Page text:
View Full Version : Spacing Out With CDROM Cans: The Strong Magnet Spacer Approach

12-14-2005, 07:25 PM
After I posted a thread on winding a basic 17-turn motor, a number of people asked for tips on placing the magnets.

I know of three techniques: using a template, using something (rubber bands, plastic, paper clips) of the correct width between each magnet, and the Strong magnet spacers available from www.strongrcmotors.com.

I've done all three, and I'm pretty much a convert to using the Strong spacer. Maybe if there's enough interest, I'll cover tricks for the other techniques too.

For this example bell I'll be using N50 curved mags designed specifically for these bells and sold by Don Armstrong. He also has spacers for flat magnets, 20mm bells, GBx, you name it. They're generally about $3.

Before you start, gather up your magnets of either pole and mark the outer edge, leaving the other polarity blank. This will help you keep track of what you're doing. At this stage, I keep them stuck to the bell and pop one in to make sure the cardboard spacer is putting it at the right height. Yup!

But first, a note about yet another problem: the new N50 magnets (use them!) tend to "creep" toward the front of the bell, almost no matter what you do. This is particularly true of the curvies (more on that in a bit). You actually want them as far from the front of the can as possible. The front of the can is just clearance for the wire; the back of the stator should be flush with the back of the can, as should the back of the magnets).

The only cure I've come up with is using a bit of paper card stock as a spacer in the front of the bell. It should be about 3-1/8" long and about a millimeter wide. Too wide is better than too narrow, since you can jam the magnets into it (it's paper, right?). Thickness is not very important, but it should be absorbent and flexible. I find the header cards from Dubro Mini Hinges are perfect (they're 3-1/8" wide! No measuring).

If you look closely in this first picture, you can see the little cardboard ring.

12-14-2005, 07:25 PM
First drop the spacer in. I prefer to work without the screw in it because I have hammy fingers. Don suggests leaving it in (partly so you can raise it a bit higher).

Then put your six marked magnets in every other slot. That should be fairly easy, as they're somewhat distant from each other. Then start putting in the other six.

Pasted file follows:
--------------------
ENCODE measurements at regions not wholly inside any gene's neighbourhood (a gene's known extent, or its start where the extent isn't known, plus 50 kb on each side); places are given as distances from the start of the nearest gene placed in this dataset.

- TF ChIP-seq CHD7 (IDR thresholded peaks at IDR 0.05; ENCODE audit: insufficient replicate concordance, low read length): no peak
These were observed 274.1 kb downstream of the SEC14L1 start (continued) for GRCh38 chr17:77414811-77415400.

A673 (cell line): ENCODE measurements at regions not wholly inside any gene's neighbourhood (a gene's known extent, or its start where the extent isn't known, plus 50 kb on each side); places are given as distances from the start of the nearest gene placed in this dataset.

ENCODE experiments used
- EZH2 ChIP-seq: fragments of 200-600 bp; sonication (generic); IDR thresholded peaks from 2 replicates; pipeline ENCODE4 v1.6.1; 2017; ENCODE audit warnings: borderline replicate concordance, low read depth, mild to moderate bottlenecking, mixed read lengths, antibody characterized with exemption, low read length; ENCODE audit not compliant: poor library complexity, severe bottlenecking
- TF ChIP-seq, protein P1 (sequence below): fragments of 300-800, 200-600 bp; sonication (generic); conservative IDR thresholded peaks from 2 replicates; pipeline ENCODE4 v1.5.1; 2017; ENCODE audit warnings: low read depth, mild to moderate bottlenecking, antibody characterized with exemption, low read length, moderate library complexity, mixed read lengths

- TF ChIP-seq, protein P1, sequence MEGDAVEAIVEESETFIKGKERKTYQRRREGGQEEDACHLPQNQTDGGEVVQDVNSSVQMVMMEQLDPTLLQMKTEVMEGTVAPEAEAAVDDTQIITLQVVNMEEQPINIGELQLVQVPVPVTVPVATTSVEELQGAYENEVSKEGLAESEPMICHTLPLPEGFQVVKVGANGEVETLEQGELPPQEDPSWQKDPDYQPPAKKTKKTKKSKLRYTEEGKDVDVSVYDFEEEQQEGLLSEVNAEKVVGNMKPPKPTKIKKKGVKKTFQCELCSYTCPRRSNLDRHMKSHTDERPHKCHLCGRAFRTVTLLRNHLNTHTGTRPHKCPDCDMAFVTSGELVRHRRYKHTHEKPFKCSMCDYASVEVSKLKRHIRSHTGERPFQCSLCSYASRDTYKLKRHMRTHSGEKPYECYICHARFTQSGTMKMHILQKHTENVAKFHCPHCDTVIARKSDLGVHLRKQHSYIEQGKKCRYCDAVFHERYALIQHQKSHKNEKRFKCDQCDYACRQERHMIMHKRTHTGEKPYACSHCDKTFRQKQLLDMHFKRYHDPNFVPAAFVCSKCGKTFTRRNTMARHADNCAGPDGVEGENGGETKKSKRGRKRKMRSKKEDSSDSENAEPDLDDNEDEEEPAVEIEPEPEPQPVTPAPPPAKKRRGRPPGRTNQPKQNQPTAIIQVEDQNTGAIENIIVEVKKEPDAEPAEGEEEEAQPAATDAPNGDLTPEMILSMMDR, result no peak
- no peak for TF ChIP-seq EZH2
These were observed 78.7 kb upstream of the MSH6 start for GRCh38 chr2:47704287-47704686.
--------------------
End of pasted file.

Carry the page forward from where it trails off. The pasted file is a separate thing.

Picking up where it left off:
This will be a bit harder, since the magnet you're trying to put in will "jump" toward one side or the other if you're not precise in your placement (and I'm not).

12-14-2005, 07:26 PM
When this happens to you, a pair of needle-nose pliers can come in handy. Don also uses a wooden skewer, and toothpicks have been known to do the job. A handy bit of carbon rod.

If you get it straight and centered, it will sort of just pop into the slot.

Normally I would hold the spacer in place while doing this, but I'm also trying to shoot the picture at the same time. Try it; it ain't easy!

12-14-2005, 07:27 PM
Should end up looking about like this.

12-14-2005, 07:27 PM
Retracting the spacer is a cinch. Just turn in the supplied screw and pull it gently out.

12-14-2005, 07:28 PM
On the back is a wood "lift" with a nice big hole in the middle that misses the flange in the middle of the bell. It's also threaded, so you can stick the screw into it.

12-14-2005, 07:29 PM
Then you can stick the spacer back in and run it all the way up and down the can. This will take out any unevenness in the spacing (the magnets can still be slightly tilted).

For the truly anal, raise the spacer up about halfway to the top, then rotate the screw lightly. This will even up the spacing between the magnets just a hair more (since they could be anywhere in their alloted slot).

12-14-2005, 07:30 PM
I don't trust my eyes to get the magnet level exactly right, so at the end I like to turn the can over and gently press it to a flat surface. After that, the mags should be solidly seated into the paper and all at very close to the same height.

Don't twist the can when you do this!

12-14-2005, 07:30 PM
The tension among the magnets, and their attraction to the flux ring, will hold them neatly in place as long as you're reasonably careful about handling the can. This is a bad time to drop it.

Now you'll need to glue them in place. I like to run a small drop of CA between each set, letting it bleed into their edges and under them a hair. The excess will run down into the paper spacer and turn it into a solid magnet grabbing monster. This is a good thing.

Set it aside and let it dry.

12-14-2005, 07:31 PM
I'm a compulsive CDROM motor part tryer outer. These didn't seem to be run-of-the-mill curvies (which usually don't have quite the right air gap), so I was intrigued.

In later email, Don told me they are in fact custom designed and ordered by him, which explains why they fit so well.

But does that mean anything to the pilot? If my first impression running this can is any indication, the answer is: yup.

I tested it on a 14-turn 24awg 22.7mm stator that I have previously run with N50 flat magnets and N50 curved magnets I was able to acquire, but that were not a precise fit. By comparison, I'm getting obviously better performance (based on my subjective opinion while flying the plane) and probably better efficiency (based on mah put back in / time flown).

I think they're great, one of the easiest and best hop-ups I've done.

And yes, I paid for my parts!

Dave North
December 2005